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Author Topic: Rusty wheel arch  (Read 2194 times)

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cam.in.head

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Re: Rusty wheel arch
« Reply #45 on: 15 September 2018, 17:58:05 »

Dont get me wrong i wouldnt criticise either types of owner and to someone who cannot do their own repairs and cannot afford a garage to do it would in most cases end up with the car being written off .(unless they had a friend who would help/do it for free) the car would then survive to live another day.nothing is unrepairable to the most devoted owner exept obviously a burnt out shell or badly accident damaged one.and even then there are exeptions i suppose.
Personally i would repair most things rather than replace .its just the way i was brought up. You get something you like/want.look after it and keep it until you find something you want better or otherwise !.
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Lizzie Zoom

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Re: Rusty wheel arch
« Reply #46 on: 15 September 2018, 18:18:30 »

Dont get me wrong i wouldnt criticise either types of owner and to someone who cannot do their own repairs and cannot afford a garage to do it would in most cases end up with the car being written off .(unless they had a friend who would help/do it for free) the car would then survive to live another day.nothing is unrepairable to the most devoted owner exept obviously a burnt out shell or badly accident damaged one.and even then there are exeptions i suppose.
Personally i would repair most things rather than replace .its just the way i was brought up. You get something you like/want.look after it and keep it until you find something you want better or otherwise !.

I agree.  That is why I am going to 'invest' many more pound notes to keep my precious Omega going for as long as I can :D :y
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Nick W

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Re: Rusty wheel arch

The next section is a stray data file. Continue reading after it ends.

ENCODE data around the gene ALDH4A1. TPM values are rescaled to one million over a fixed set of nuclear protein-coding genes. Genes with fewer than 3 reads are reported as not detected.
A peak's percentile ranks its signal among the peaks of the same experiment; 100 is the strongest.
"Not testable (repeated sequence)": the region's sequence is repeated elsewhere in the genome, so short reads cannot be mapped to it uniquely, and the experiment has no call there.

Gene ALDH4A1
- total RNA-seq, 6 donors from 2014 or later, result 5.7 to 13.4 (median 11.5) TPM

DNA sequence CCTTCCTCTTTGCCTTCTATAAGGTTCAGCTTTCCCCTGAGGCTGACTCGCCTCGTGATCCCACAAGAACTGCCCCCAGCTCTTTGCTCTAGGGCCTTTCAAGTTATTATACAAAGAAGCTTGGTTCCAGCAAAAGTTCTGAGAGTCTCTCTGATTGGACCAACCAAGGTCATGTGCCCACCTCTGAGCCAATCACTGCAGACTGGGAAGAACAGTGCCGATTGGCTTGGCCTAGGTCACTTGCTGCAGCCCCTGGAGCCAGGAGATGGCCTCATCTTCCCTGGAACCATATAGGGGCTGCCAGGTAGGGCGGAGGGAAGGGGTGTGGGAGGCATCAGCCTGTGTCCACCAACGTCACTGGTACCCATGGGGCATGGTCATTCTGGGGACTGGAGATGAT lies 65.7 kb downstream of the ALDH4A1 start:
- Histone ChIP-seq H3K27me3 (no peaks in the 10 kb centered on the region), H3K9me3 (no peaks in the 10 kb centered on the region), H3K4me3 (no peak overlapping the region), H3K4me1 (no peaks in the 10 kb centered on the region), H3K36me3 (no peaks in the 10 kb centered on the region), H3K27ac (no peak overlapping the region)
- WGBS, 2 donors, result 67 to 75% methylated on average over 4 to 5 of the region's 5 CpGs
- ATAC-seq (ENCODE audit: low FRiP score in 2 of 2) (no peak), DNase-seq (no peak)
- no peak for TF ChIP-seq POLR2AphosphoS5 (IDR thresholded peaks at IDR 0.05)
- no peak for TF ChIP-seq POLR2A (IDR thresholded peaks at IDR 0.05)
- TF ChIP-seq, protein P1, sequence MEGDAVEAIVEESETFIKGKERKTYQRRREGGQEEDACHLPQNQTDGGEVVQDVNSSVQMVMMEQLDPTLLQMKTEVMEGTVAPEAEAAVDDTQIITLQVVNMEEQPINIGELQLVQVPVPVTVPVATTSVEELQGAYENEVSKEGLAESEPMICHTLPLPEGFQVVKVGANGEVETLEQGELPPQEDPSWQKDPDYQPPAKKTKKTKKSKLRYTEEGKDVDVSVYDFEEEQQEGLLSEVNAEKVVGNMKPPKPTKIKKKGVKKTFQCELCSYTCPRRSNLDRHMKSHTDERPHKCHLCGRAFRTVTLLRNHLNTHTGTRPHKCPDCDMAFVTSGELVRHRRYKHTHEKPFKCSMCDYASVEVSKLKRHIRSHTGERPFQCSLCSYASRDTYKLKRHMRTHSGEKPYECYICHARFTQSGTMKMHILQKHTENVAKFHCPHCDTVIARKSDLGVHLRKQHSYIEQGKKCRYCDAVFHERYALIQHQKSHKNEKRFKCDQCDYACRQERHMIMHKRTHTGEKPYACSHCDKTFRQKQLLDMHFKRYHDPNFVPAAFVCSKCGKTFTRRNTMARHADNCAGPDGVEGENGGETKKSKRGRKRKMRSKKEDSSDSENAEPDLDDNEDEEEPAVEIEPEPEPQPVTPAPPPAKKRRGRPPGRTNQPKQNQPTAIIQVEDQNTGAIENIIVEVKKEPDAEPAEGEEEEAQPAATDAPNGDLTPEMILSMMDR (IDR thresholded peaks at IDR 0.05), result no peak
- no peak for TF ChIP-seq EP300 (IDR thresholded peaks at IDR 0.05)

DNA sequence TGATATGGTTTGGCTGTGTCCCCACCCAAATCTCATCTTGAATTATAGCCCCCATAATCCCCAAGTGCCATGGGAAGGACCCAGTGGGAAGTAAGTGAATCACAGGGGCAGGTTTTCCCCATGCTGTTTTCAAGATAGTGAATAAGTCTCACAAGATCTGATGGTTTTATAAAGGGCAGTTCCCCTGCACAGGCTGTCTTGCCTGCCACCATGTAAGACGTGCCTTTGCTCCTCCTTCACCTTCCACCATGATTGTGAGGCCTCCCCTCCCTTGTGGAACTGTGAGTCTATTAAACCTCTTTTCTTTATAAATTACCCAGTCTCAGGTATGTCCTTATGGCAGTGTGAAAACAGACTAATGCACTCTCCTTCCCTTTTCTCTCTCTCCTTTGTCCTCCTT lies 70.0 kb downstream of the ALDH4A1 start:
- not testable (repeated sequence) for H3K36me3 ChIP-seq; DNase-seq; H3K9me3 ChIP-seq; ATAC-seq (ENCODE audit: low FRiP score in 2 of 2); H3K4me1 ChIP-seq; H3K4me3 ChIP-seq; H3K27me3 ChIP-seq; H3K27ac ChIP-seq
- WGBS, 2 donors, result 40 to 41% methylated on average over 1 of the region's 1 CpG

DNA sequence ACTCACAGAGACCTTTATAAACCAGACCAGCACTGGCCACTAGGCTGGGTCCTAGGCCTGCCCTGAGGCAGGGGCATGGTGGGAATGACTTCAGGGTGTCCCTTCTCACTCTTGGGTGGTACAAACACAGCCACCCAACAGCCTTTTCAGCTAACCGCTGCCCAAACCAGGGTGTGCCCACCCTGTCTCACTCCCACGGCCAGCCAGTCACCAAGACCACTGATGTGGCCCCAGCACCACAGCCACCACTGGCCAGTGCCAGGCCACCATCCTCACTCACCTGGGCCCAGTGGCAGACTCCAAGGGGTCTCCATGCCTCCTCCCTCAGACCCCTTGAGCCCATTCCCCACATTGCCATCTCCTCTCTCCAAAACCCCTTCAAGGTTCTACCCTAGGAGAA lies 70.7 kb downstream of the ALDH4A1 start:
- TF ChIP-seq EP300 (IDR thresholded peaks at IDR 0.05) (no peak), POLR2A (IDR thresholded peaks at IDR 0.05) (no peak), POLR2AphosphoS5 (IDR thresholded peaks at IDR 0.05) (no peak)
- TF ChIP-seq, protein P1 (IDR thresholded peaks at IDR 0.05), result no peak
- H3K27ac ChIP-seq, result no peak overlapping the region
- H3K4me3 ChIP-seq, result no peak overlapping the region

« Reply #47 on: 15 September 2018, 19:28:14 »

Dont get me wrong i wouldnt criticise either types of owner and to someone who cannot do their own repairs and cannot afford a garage to do it would in most cases end up with the car being written off .(unless they had a friend who would help/do it for free) the car would then survive to live another day.nothing is unrepairable to the most devoted owner exept obviously a burnt out shell or badly accident damaged one.and even then there are exeptions i suppose.
Personally i would repair most things rather than replace .its just the way i was brought up. You get something you like/want.look after it and keep it until you find something you want better or otherwise !.

I agree.  That is why I am going to 'invest' many more pound notes to keep my precious Omega going for as long as I can :D :y


I agree with both of you. I had the Omega for 8.5 years, but you have to honest - things do get to a stage where making increasingly complex repairs simply isn't worth it. We all have a different idea of where that line is.
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cam.in.head

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Re: Rusty wheel arch
« Reply #48 on: 16 September 2018, 10:33:57 »

Probably when it stops being enjoyable .
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Tick Tock

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Re: Rusty wheel arch
« Reply #49 on: 16 September 2018, 10:54:50 »

Exactly - you need to enjoy repairing Omegas if they're going to last. I very much think of it as another hobby for me, and at least in my senior years it means I keep sort of active crawling around under the old girl getting covered in crap.